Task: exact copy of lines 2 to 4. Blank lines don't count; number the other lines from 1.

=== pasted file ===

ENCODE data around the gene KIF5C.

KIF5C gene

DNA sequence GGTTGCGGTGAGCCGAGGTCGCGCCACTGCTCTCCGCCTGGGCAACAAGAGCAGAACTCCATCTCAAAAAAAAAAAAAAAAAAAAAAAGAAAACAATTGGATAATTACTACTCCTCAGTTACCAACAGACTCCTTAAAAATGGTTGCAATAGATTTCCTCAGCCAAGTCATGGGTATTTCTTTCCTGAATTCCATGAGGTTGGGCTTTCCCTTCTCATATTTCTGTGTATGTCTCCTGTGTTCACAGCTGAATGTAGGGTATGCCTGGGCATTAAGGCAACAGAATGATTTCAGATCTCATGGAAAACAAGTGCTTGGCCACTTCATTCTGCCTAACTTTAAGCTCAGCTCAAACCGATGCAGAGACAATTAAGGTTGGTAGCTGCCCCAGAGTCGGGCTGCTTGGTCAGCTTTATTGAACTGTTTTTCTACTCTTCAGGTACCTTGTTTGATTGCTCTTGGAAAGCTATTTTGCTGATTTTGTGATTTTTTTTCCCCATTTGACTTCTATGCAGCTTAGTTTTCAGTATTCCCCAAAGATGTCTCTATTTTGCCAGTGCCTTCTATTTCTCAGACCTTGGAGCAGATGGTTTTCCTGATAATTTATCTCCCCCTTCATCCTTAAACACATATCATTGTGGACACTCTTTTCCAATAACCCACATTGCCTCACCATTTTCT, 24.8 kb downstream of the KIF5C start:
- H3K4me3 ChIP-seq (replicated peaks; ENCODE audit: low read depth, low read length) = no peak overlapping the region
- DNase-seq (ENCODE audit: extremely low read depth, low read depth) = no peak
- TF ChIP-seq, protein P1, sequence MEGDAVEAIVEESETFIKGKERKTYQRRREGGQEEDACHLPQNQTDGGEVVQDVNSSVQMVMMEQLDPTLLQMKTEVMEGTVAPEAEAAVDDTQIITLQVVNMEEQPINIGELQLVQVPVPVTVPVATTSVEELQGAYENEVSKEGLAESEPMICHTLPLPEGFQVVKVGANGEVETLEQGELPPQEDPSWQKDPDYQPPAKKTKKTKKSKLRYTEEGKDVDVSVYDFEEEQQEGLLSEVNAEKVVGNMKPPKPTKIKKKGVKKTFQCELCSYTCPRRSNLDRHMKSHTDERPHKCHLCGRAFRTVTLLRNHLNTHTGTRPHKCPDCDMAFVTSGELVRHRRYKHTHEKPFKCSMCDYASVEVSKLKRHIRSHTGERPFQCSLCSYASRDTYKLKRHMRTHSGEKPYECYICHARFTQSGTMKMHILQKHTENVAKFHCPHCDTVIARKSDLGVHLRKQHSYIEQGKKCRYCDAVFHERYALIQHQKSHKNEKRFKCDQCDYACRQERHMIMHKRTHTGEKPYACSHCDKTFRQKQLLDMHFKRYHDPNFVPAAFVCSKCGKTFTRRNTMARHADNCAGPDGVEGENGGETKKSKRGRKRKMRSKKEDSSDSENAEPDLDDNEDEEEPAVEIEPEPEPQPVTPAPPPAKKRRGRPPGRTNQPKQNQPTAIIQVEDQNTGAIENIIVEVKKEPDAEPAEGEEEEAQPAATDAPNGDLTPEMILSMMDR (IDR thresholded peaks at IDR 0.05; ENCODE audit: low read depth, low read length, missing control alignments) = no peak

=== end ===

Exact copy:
KIF5C gene

DNA sequence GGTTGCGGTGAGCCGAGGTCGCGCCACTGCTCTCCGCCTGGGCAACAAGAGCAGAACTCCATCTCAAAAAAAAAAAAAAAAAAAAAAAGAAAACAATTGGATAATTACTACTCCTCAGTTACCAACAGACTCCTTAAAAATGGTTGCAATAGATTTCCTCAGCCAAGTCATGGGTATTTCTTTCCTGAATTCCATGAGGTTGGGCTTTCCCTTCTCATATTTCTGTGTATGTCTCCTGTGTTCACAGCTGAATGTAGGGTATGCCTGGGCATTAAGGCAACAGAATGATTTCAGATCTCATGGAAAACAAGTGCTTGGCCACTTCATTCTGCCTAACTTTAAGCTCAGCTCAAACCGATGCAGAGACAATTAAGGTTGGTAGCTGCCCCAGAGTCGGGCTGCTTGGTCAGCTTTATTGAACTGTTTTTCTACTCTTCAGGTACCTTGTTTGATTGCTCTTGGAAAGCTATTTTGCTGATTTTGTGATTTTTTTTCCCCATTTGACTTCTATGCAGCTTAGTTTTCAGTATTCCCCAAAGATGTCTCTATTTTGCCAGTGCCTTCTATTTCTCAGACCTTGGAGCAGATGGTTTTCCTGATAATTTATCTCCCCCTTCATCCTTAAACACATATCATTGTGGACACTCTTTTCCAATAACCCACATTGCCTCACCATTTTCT, 24.8 kb downstream of the KIF5C start:
- H3K4me3 ChIP-seq (replicated peaks; ENCODE audit: low read depth, low read length) = no peak overlapping the region